Cooperation 'Rijkswaterstaat' and 'Samen in Zee' to renovate lock complexes Zandkreek and Hansweert - Hollandia

Cooperation ‘Rijkswaterstaat’ and ‘Samen in Zee’ to renovate lock complexes Zandkreek and Hansweert

After many years of intensive use, the Zandkreek and Hansweert lock complexes are due for a thorough renovation. Rijkswaterstaat has definitively awarded the contract for this to the construction consortium Samen in Zee, consisting of Croonwolter&dros, Mobilis and Hollandia Services. The project Renovation lock complexes Zandkreek and Hansweert is the first project with a 2-phase approach combined with a contractual portfolio approach.

Important connections
The Zandkreek lock is the connection between Lake Veere and the Oosterschelde and dates back to the 1960s. In addition to the lock complex, the entire lock complex consists of two movable bridges in the N256. The object is well over half of its 100-year lifespan. The Hansweert lock complex was commissioned in 1987 and has served continuously for nearly 40 years as an important link for commercial shipping on the Antwerp-Rotterdam corridor.

For both complexes, several components are in need of revision, renovation or replacement. The work includes new systems for operation, control and monitoring, replacement of lock drives, modifications from the machine directive and renovation of various mechanical and civil constructions.

2-phase and portfolio approach
A 2-phase and portfolio approach has been adopted for the renovation of both lock complexes. The first renovation to be started is that of Sand Creek. By using the contractual portfolio approach, the combination Samen in Zee (Together at Sea) can, if this renovation goes well, also take on the renovation of the Hansweert lock complex. In the 2-phase approach, Rijkswaterstaat and the Samen in Zee consortium will jointly prepare the design in the first phase, eliminating uncertainties as much as possible. Based on the design, the final price will be agreed. In the second phase, the project is actually executed. This approach will be applied to each of the projects.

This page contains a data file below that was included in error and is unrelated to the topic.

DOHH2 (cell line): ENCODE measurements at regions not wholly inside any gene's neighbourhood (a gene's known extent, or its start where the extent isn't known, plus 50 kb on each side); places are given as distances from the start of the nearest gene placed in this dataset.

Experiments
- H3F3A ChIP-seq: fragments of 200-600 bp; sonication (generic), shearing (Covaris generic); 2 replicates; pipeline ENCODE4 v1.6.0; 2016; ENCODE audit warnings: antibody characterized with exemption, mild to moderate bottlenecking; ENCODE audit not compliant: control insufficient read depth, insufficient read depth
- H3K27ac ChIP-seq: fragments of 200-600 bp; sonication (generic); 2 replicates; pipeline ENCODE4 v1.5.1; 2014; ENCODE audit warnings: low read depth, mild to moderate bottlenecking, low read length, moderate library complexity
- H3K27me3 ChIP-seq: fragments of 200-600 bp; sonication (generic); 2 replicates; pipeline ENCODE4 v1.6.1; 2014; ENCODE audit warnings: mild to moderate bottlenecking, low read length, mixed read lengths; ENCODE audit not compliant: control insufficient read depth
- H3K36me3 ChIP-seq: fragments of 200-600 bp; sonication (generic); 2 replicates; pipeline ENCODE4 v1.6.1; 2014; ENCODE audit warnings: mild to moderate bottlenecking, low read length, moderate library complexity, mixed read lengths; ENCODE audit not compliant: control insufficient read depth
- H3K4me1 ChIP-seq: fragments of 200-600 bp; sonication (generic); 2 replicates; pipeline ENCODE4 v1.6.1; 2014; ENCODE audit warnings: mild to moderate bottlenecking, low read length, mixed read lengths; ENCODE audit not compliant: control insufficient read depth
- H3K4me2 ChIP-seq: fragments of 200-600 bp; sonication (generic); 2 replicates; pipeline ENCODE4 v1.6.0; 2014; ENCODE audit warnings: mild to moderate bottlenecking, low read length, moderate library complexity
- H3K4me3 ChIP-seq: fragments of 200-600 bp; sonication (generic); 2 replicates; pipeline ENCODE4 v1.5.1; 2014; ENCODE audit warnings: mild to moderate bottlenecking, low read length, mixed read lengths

The 2-phase and portfolio approach fits within the transition program ‘Towards a vital infrastructure sector’, with which Rijkswaterstaat and market parties are committed to an infrastructure sector that is sustainable and innovative, financially healthy and in which risks are well managed.

Patricia Zorko, deputy director general of Rijkswaterstaat: ‘For the first time, we are combining the two-phase approach and the portfolio approach in the renovation of locks. This is an important step and is only possible because of the intensive involvement and expertise of Together at Sea and Rijkswaterstaat. It is a telling example of how we are jointly shaping the important transition in our sector’.


Because intensive cooperation between the teams of Rijkswaterstaat and Samen in Zee will take place throughout the project, a lot of attention was paid to cooperation during the tender process. The plan of approach design phase and financial control were also criteria in the award process. The contract for the renovation of Zandkreek lock complex was awarded with a preliminary price of €22.7 million including VAT.

Aris van Erkel, 1st Chairman VOF SiZ: ‘We are delighted that Rijkswaterstaat has chosen a portfolio approach. As a combination we are proud that this pilot was awarded to us and we will do everything possible to make this pilot a success as a benchmark for subsequent projects with portfolio approach. We will bring our extensive experience with 2-phase projects to this project in order to create, together with Rijkswaterstaat, a balanced design and realization plan for this renovation. Cooperation is the key factor for success.

Major maintenance of roads and waterways
The renovation of the Zandkreek and Hansweert lock complexes is part of Rijkswaterstaat’s maintenance task. Many bridges, locks, roads and waterworks date from the 1950s, 1960s, 1970s and 1980s. Traffic on the roads and waterways has increased tremendously since then and has also become heavier and larger. Because objects are outdated, the likelihood of failures increases. That is why they are now being overhauled, reinforced, renewed or replaced. Rijkswaterstaat is using smart and sustainable techniques wherever possible to carry out this task. Rijkswaterstaat is therefore working on the infrastructure for future generations so that we can continue to travel smoothly and safely from A to B in the future.